Release Date: Unknown by EASTWESTDVD.com
Another looong DVD Review by Joe Torcivia
(Imagine getting so much “Public Domain Goodness” just for showing up and answering a question! Life really does have its occasional rewards!)
|I'm the "evil one"! Surprised?|
|Lugosi as Mr. Wong.|
|I've got ELEVEN! Do I hear TWELVE?|
Good thing for Tsi Tung he runs into movie-typical wise-guy newspaper reporter “Jason H. Barton” (Wallace Ford, better known as the “Sort-of-Quasi-Costello” to Dick Foran’s “Sort-of-Quasi-Abbott” in Universal’s 1940 classic “The Mummy’s Hand” and its 1942 sequel “The Mummy’s Tomb”) who takes up the case in the interests of getting The Big Scoop.
|Barton and Peg book "Passage" to the House of Wong!|
|...Or a snappy BACK cover?|
|If you'd only listened to ME, Bela!|
|Yes, Boris... It might have ALL been different... Alas!|
And, from the “Better Late Than Never Department”, it must be noted that there was a SIXTH Detective Wong picture. “Phantom of Chinatown” (1940) followed the Karloff Wong series, with well-known Asian actor Keye Luke assuming the role of Wong! Oddly, Luke may have been best known at the time for his superbly energetic role as Charlie Chan’s “Number One Son – Lee” over the course of that series at Fox.
James Lee Wong, as played by Boris Karloff, is an Oxford-educated sleuth who speaks without the faintest trace of an accent, save the British intonations that naturally emanate from Karloff himself. Wong is simultaneously a gentlemanly sophisticate (as was Karloff in real-life) and a pleasant sort, often resorting to seemingly self-synthesized aphorisms such as:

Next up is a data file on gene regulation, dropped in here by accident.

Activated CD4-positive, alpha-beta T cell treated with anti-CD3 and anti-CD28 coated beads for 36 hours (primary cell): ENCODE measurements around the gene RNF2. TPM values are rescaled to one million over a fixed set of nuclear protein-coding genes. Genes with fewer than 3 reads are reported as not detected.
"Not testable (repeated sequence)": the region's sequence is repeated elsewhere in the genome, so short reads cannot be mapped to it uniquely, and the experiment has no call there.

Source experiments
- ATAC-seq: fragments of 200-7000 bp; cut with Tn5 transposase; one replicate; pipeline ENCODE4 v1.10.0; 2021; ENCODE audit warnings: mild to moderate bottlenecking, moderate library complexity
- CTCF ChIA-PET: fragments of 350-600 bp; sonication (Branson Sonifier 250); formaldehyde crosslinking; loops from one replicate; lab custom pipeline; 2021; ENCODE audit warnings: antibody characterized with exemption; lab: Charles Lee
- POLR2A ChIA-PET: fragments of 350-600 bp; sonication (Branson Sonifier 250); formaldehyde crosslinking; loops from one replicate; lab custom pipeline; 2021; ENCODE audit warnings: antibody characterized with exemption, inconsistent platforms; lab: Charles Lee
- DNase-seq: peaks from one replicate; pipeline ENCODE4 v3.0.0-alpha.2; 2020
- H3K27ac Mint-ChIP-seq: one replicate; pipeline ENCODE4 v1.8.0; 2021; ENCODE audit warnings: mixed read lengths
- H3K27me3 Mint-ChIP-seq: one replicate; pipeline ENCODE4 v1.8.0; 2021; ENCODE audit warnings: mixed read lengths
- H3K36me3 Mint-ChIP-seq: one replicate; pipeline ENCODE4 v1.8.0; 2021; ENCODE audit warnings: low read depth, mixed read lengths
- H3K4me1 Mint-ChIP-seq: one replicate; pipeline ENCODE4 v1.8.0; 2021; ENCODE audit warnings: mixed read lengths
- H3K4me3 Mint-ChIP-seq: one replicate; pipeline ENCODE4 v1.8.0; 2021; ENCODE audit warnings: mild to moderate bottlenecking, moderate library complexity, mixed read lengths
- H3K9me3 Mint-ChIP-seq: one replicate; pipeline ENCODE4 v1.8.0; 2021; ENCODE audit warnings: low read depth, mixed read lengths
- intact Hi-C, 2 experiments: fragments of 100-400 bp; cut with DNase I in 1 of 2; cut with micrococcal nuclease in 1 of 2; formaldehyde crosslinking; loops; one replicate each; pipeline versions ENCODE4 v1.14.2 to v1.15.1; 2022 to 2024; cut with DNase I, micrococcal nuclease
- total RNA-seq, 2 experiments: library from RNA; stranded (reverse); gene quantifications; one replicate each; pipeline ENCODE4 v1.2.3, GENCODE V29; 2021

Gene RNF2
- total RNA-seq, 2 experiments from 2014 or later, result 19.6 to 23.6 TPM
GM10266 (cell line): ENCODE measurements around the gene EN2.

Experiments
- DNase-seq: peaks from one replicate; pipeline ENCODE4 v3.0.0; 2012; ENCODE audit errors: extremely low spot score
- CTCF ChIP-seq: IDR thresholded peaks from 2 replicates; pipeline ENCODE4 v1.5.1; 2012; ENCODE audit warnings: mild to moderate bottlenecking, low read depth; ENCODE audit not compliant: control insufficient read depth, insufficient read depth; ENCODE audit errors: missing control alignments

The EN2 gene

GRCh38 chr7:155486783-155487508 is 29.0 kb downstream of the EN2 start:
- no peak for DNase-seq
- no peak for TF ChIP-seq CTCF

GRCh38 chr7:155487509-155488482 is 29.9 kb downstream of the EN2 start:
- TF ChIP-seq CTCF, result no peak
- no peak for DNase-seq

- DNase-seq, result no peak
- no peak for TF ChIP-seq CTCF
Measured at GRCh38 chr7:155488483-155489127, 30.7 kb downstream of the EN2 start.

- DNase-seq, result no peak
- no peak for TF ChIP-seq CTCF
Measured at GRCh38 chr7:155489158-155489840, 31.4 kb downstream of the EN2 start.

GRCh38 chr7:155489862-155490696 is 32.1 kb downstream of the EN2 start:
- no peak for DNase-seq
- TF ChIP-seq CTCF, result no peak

“He rests well, who dines well!” and “A request from a friend is virtually a command!”
|Is he calling Mr. Wong?|
|Great Caesar's Ghost! WHO'S Frantic?!|
Was it Dayton’s partners, Christian Wilk and Theodore Meisle, who, mere moments ago, had mutually signed an amendment to their partnership – declaring that, if any partner should die, the surviving partner(s) will assume all aspects and assets of the business?
|It could be ANY ONE OF THESE GUYS, except Karloff!|
It could be three shady characters (a bogus Baron, a phony Countess, and a plain old thug) working in the service of a foreign government, with an interest in poison chemicals. Though, it’s difficult to discern if they want the poisons for their own employer-nation, or if they’re just trying to keep them out of the hands of a rival government. Either way, they’re up to no good!
|...Or, perhaps *I* did it!|
|Did they take comfort in knowing the director was always "NIGH"?|
Both Wong pictures on this disc were directed by William Nigh, who helmed all five of the Karloff Wong efforts.
Needless to say, no subtitles – which WOULD have come in handy, as I watched this with the background hum of my living room air conditioner in full force to further obscure the soundtrack. Though, under the same (air) conditions, I was able to hear the Karloff film without any difficulty – the audio issues seemed more or less confined to the Lugosi film. Indeed, the Karloff film fares far better overall, in terms of both sound and picture quality.